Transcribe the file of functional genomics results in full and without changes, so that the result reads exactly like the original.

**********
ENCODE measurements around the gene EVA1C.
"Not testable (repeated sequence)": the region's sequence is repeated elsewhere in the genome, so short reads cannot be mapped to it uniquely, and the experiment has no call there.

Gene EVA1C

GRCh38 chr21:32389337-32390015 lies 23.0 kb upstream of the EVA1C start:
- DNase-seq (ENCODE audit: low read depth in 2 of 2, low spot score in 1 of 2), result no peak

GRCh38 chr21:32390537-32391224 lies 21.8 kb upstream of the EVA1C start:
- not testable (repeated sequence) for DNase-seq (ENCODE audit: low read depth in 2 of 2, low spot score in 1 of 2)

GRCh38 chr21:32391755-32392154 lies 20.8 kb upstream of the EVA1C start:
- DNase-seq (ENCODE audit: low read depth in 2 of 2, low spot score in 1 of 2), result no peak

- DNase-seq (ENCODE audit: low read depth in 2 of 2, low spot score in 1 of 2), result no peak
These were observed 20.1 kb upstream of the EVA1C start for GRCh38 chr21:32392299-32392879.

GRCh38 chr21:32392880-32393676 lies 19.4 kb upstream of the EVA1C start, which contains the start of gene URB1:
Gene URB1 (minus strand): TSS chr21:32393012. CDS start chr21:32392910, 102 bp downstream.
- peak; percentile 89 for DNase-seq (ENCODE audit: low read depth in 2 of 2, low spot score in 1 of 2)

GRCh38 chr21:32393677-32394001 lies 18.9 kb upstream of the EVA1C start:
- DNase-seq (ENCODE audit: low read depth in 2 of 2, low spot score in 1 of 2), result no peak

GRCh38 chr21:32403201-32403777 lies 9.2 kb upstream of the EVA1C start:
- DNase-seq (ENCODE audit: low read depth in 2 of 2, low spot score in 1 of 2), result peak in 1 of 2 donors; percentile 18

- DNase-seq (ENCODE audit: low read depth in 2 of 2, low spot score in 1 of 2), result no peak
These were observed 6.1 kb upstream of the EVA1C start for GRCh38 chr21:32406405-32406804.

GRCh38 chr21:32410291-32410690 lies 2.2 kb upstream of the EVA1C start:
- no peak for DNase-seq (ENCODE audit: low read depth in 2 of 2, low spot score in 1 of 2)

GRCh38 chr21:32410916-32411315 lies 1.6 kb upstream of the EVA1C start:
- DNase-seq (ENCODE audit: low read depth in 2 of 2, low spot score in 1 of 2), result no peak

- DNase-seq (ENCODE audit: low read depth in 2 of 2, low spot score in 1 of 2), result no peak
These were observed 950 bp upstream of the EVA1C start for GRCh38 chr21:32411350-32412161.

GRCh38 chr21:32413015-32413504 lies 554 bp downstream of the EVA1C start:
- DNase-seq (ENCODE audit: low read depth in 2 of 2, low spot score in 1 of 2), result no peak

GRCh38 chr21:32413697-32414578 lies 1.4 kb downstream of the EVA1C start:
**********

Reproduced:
ENCODE measurements around the gene EVA1C.
"Not testable (repeated sequence)": the region's sequence is repeated elsewhere in the genome, so short reads cannot be mapped to it uniquely, and the experiment has no call there.

Gene EVA1C

GRCh38 chr21:32389337-32390015 lies 23.0 kb upstream of the EVA1C start:
- DNase-seq (ENCODE audit: low read depth in 2 of 2, low spot score in 1 of 2), result no peak

GRCh38 chr21:32390537-32391224 lies 21.8 kb upstream of the EVA1C start:
- not testable (repeated sequence) for DNase-seq (ENCODE audit: low read depth in 2 of 2, low spot score in 1 of 2)

GRCh38 chr21:32391755-32392154 lies 20.8 kb upstream of the EVA1C start:
- DNase-seq (ENCODE audit: low read depth in 2 of 2, low spot score in 1 of 2), result no peak

- DNase-seq (ENCODE audit: low read depth in 2 of 2, low spot score in 1 of 2), result no peak
These were observed 20.1 kb upstream of the EVA1C start for GRCh38 chr21:32392299-32392879.

GRCh38 chr21:32392880-32393676 lies 19.4 kb upstream of the EVA1C start, which contains the start of gene URB1:
Gene URB1 (minus strand): TSS chr21:32393012. CDS start chr21:32392910, 102 bp downstream.
- peak; percentile 89 for DNase-seq (ENCODE audit: low read depth in 2 of 2, low spot score in 1 of 2)

GRCh38 chr21:32393677-32394001 lies 18.9 kb upstream of the EVA1C start:
- DNase-seq (ENCODE audit: low read depth in 2 of 2, low spot score in 1 of 2), result no peak

GRCh38 chr21:32403201-32403777 lies 9.2 kb upstream of the EVA1C start:
- DNase-seq (ENCODE audit: low read depth in 2 of 2, low spot score in 1 of 2), result peak in 1 of 2 donors; percentile 18

- DNase-seq (ENCODE audit: low read depth in 2 of 2, low spot score in 1 of 2), result no peak
These were observed 6.1 kb upstream of the EVA1C start for GRCh38 chr21:32406405-32406804.

GRCh38 chr21:32410291-32410690 lies 2.2 kb upstream of the EVA1C start:
- no peak for DNase-seq (ENCODE audit: low read depth in 2 of 2, low spot score in 1 of 2)

GRCh38 chr21:32410916-32411315 lies 1.6 kb upstream of the EVA1C start:
- DNase-seq (ENCODE audit: low read depth in 2 of 2, low spot score in 1 of 2), result no peak

- DNase-seq (ENCODE audit: low read depth in 2 of 2, low spot score in 1 of 2), result no peak
These were observed 950 bp upstream of the EVA1C start for GRCh38 chr21:32411350-32412161.

GRCh38 chr21:32413015-32413504 lies 554 bp downstream of the EVA1C start:
- DNase-seq (ENCODE audit: low read depth in 2 of 2, low spot score in 1 of 2), result no peak

GRCh38 chr21:32413697-32414578 lies 1.4 kb downstream of the EVA1C start: